The Church of the Nazarene hosted the fifth Global Theology Conference in Pilar, Argentina, with some 250 participants from around 65 countries taking part. Perhaps the most striking characteristic of the event was the diverse nature of the global conversation: all the proceedings took place in four languages, and seeing vigorous debate between representatives of all six regions of the church – whether in small groups, or on the main stage – was a joyful example of how to wrestle honestly with profound questions, yet discover how much we had in common: to talk, to pray, to listen to each other.

The theme of the conference was ‘In the Power of the Spirit’, and the three days were shaped around three subthemes: The Holy Spirit; Holy People; Hope of New Creation. Each day saw two main papers on each theme, with four responses, and these triggered conversation and engagement in the fertile setting of small groups, which in turn fed questions back to a further plenary session, when presenters responded to and engaged with those questions. Those papers are all available to be read here.

The Eurasia region was well represented, despite some visa issues meaning that some delegates were unable to attend (and the Indian and South Asian delegates getting their visas confirmed at – literally – the eleventh hour). The 27 delegates who did attend were from all across the region, with Dr Svetlana Khobnya starting the conference with the first of the main papers: ‘In the Power of the Spirit: Holy Spirit.’

The conference was the first to be hosted on the South America region, and the venue, the Seminario Teológico Nazareno del Cono Sur, in Pilar, gave the delegates the warmest of welcomes: a group of 20 volunteers from Peru had been preparing the campus for weeks, and it was a beautiful setting that embraced all the participants as honoured guests. Dr Jorge Julca, president of the seminary, and regional education coordinator for South America, said that he felt it was a landmark event for the region, showing it was fully recognised as a partner in the global Church. For those of us from the West, it was the vigour and enthusiasm of the Church of the Nazarene in the global south that was so refreshing. As Deirdre Brower Latz commented, “the level of engagement by the global church outside the US was impressive: the Church shone.”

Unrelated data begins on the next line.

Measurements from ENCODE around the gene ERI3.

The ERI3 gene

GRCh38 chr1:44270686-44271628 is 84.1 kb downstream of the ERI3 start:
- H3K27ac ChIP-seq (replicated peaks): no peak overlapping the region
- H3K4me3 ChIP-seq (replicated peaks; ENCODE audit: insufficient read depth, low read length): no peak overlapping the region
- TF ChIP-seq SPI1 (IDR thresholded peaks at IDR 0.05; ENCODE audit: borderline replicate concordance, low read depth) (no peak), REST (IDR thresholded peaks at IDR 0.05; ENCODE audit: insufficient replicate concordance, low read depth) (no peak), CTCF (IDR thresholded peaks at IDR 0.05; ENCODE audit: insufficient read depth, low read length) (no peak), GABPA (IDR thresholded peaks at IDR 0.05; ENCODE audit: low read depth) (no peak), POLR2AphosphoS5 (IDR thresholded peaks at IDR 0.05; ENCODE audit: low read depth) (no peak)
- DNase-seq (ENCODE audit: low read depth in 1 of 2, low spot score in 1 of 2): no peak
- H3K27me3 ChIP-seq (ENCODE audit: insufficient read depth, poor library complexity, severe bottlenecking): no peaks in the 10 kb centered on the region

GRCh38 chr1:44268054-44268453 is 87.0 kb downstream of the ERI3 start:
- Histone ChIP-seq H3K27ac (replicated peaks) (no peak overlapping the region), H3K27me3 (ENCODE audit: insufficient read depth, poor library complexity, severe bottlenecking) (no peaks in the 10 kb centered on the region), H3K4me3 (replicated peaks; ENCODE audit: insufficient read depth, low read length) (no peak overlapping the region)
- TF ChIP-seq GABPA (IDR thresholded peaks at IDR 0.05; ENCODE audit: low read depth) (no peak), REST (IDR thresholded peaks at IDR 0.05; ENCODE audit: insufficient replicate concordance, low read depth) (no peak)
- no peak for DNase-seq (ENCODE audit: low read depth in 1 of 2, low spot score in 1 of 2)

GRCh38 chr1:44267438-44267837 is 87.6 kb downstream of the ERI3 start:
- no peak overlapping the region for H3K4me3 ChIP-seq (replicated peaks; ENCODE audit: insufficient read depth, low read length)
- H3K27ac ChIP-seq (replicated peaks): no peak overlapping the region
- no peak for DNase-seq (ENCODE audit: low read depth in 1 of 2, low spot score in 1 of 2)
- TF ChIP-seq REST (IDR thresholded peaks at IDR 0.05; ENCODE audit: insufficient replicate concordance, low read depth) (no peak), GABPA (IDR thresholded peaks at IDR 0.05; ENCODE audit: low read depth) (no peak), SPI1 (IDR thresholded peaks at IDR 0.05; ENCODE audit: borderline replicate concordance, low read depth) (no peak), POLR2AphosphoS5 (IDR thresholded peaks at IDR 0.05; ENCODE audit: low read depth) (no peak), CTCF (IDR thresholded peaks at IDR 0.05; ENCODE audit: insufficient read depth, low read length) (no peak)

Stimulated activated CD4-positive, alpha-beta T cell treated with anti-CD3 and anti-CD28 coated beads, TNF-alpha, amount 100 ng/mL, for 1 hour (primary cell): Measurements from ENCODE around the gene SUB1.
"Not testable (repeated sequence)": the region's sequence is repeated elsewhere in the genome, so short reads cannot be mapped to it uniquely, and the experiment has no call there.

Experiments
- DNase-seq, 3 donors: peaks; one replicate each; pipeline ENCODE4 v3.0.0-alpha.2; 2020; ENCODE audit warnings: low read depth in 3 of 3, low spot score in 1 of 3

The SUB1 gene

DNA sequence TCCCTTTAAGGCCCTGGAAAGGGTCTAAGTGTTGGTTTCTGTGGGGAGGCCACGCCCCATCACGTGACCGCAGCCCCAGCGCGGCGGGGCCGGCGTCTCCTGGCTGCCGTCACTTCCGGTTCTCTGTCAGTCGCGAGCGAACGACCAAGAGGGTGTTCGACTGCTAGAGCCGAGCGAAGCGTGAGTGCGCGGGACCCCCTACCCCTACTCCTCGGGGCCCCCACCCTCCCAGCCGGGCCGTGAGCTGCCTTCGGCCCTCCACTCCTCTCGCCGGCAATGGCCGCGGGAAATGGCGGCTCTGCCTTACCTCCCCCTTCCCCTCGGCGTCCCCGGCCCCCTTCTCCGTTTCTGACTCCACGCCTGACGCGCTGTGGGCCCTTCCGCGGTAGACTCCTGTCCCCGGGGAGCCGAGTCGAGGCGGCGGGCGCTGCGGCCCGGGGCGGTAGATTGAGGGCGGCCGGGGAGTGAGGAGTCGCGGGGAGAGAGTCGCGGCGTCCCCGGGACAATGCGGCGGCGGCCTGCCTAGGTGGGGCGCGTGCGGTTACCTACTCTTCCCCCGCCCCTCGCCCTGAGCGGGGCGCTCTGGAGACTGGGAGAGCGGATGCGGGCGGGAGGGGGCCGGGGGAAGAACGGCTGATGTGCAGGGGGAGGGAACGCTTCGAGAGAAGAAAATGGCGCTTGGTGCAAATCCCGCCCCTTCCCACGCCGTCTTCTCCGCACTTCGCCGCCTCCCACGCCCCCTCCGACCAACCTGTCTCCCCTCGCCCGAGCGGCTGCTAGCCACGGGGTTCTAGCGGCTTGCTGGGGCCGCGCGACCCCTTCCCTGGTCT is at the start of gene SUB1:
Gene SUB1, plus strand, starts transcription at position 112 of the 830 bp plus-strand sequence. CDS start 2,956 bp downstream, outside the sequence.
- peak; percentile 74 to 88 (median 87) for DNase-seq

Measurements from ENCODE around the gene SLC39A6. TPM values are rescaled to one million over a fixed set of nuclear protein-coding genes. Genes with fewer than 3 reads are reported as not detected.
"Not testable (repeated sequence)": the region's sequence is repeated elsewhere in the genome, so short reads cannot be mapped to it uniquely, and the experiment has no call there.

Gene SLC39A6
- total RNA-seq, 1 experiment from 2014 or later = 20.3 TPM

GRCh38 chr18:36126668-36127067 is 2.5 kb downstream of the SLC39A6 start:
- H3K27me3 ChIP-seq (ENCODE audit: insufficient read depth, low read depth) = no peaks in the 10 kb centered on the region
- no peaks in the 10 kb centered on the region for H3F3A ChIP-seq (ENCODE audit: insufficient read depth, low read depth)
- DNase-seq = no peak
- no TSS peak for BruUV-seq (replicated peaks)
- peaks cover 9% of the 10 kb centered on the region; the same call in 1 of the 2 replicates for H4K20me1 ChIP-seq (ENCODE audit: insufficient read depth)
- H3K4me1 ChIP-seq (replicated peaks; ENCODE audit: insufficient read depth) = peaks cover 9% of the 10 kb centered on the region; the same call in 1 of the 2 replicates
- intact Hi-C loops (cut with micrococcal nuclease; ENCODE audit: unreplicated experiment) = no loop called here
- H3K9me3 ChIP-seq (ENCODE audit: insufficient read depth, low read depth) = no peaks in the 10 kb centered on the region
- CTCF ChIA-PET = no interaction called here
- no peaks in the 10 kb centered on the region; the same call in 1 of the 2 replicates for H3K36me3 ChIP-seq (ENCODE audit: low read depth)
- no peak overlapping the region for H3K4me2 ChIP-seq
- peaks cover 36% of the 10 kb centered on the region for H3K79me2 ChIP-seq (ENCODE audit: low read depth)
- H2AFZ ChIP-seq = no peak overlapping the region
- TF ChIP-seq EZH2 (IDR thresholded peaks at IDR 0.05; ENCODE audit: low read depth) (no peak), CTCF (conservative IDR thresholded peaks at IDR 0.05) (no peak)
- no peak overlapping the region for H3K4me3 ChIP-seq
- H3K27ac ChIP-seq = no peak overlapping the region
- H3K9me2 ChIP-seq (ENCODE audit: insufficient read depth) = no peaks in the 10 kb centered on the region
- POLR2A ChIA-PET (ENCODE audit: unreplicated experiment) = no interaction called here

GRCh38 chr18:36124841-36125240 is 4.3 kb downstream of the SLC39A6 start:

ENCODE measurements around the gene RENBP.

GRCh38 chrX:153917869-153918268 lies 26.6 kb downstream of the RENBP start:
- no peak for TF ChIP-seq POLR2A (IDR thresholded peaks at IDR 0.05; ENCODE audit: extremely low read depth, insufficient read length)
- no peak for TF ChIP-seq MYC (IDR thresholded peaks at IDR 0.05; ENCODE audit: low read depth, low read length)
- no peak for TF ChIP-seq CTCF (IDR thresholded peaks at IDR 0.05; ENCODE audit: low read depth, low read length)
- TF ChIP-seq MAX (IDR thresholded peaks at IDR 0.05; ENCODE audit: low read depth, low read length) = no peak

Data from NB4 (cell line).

What is the outcome of such a conference? Well, it is important to realise that this conversation is not designed to ratify a common statement or position, but (as one of the planning team put it) “to stir up the conversation, spice it up with different perspectives, and then send the participants back to their 65 countries and 6 regions to continue the conversation.”

And here are some reflections from our Eurasian participants: Sharon Tigga (India) wrote, “I had the privilege of attending my very FIRST Global Theological Conference in Argentina! And I am truly grateful to the Church of the Nazarene for creating a platform where diverse voices from around the world can freely share their theological perspectives shaped by their unique contexts. [This] has been incredibly enriching, pushing me to both learn and wrestle with my own understanding. One thing I can say for certain is that this conference has, in many ways, broadened and even affirmed my vision of serving the church.’ Seyran Vardanyan (Armenia) commented, “From the first ceremony I felt the presence of the Holy Spirit because I was surrounded by God’s people, especially educated Nazarene elders. Every single Session was from God, because it was useful and helpful for our future Local Churches and Learning Centre visions. Once more I felt part of God`s international community and it was wonderful.” Andrey Khobnya (UK/Russia) observed, “I enjoyed the small group discussions. I was pleasantly surprised that even though there were three spoken languages used in our group, it still worked very well.“

Please pray for the conversations to continue as the participants return home – and, particularly, for our three regional theological colleges (EuNC, NTC Manchester, and SANBC) in their task of working with our churches and districts to shape leaders to serve the kingdom. You’ll be hearing a bit more about a planned ‘Education Sunday’ coming up in June, so ‘watch this space.’


-article written by Peter Rae